Salina's Hospitality Businesses Feel Ignored in State DOT's Community Grid Recommendation

May 2, 2019

Dozens of hotel workers join Onondaga County Legislator Judy Tassone to show their concern about the potential negative impact of the community grid.
Credit Scott Willis / WAER News

Businesses on I-81 just north of Syracuse and the county legislators that represent them are continuing to insist that a high-speed highway be maintained through the city.  They’re urging residents and others to speak out against the state’s recommendation last week of a community grid to replace the aging viaduct that cuts through downtown.

Legislator Judy Tassone stood in front of dozens of workers from hotels located on 7th North St. to make her point:

Hotel workers are concerned their jobs might be at risk of the state moves forward with the recommended community grid plan, which would turn I-81 between the I-481 interchanges into a "business loop."
Credit Scott Willis / WAER News

“If the hotels, restaurants, gas stations, and the mall lose business from the New York State DOT  recommendation of community grid, hundreds of jobs will be lost.”  

But Tassone couldn’t provide specific research to back up that claim.  Some hotel owners have, however, looked into the impact on tax revenue generated for the town, county, and city of Syracuse if I-81 through traffic is re-routed to I-481.  Carmen Emmi is with Homewood Suites.

These hotels represent 18% of the total supply in Syracuse.  And we produce 23% of room occupancy tax revenue, so we are relevant to the whole area.”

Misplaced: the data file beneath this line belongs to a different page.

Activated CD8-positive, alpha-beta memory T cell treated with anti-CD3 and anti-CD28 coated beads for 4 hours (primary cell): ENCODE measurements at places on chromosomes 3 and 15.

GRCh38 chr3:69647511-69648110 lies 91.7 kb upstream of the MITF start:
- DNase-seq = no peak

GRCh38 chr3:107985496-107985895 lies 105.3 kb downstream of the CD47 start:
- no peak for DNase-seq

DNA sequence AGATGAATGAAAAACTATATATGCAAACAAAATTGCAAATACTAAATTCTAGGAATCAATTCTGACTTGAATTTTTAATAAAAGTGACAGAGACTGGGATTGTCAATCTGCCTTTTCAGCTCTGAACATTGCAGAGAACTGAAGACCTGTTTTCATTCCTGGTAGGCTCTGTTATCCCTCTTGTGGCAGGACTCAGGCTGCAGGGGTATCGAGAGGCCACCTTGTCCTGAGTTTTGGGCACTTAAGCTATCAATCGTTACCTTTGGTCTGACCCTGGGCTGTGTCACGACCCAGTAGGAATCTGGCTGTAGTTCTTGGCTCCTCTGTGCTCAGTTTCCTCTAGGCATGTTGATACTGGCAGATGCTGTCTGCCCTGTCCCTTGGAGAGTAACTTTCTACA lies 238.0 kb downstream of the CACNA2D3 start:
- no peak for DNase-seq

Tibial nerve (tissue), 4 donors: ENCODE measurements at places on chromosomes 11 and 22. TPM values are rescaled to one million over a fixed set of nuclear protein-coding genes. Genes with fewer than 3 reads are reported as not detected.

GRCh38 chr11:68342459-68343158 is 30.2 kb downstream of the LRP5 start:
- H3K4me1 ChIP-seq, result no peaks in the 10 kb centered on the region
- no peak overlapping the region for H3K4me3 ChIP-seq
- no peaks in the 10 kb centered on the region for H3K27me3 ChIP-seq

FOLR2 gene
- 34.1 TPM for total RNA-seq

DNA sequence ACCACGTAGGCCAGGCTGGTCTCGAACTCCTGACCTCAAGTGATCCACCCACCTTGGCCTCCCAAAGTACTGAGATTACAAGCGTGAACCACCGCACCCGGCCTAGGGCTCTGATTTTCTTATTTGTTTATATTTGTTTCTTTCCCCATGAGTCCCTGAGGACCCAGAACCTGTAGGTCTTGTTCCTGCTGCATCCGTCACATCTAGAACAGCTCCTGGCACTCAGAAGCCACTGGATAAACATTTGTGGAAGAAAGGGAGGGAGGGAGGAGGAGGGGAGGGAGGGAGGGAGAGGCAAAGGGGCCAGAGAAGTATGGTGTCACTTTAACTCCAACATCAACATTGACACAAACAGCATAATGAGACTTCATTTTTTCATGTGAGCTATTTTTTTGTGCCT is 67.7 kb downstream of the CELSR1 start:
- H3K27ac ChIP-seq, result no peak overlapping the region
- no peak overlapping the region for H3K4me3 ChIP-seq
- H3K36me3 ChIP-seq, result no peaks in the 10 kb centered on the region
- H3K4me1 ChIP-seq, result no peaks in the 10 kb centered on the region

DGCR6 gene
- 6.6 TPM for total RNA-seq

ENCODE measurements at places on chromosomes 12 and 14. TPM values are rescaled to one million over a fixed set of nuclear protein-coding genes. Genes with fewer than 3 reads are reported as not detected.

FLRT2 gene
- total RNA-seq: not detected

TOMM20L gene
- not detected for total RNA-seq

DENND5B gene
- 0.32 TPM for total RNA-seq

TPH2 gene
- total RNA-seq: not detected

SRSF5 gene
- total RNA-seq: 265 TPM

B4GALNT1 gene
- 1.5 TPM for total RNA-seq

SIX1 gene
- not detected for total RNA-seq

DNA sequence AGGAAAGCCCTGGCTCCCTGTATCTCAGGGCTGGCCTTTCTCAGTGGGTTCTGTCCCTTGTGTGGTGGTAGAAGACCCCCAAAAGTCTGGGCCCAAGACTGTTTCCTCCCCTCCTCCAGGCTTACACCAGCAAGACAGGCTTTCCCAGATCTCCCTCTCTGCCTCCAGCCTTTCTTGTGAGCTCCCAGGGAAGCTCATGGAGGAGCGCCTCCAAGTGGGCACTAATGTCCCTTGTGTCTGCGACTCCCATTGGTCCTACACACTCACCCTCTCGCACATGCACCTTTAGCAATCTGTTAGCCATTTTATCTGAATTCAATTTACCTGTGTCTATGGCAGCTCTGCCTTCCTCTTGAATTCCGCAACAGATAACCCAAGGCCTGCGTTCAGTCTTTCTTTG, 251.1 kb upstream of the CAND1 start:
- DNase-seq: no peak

One of the many hotels located on 7th North St.
Credit Scott Willis / WAER News

Salina officials are especially concerned about the potential hit to their tax base.  Supervisor Colleen Gunnip says they’re projecting $300,000 in lost revenue if the grid plan goes through, and a 50% drop in assessed value of properties on 7th North, Brewerton, and Old Liverpool Roads.  She adds that the I-81 recommendation has been assessed as a risk to their bond rating, which could make it more expensive to borrow money for intrastructure projects.  Gunnip says mitigiation would be helpful, but it might not be enough.

"How do you mitigate a truck stop down the road?  If truck traffic is not going to come this way, they're going to take 481 and continue north or south."

She and others feel the potential "devastation" of the town was completely ignored by the state.  They say "Salina" wasn't mentioned even once in the 15,000 page report.  The state is at least a year away from making a final decision.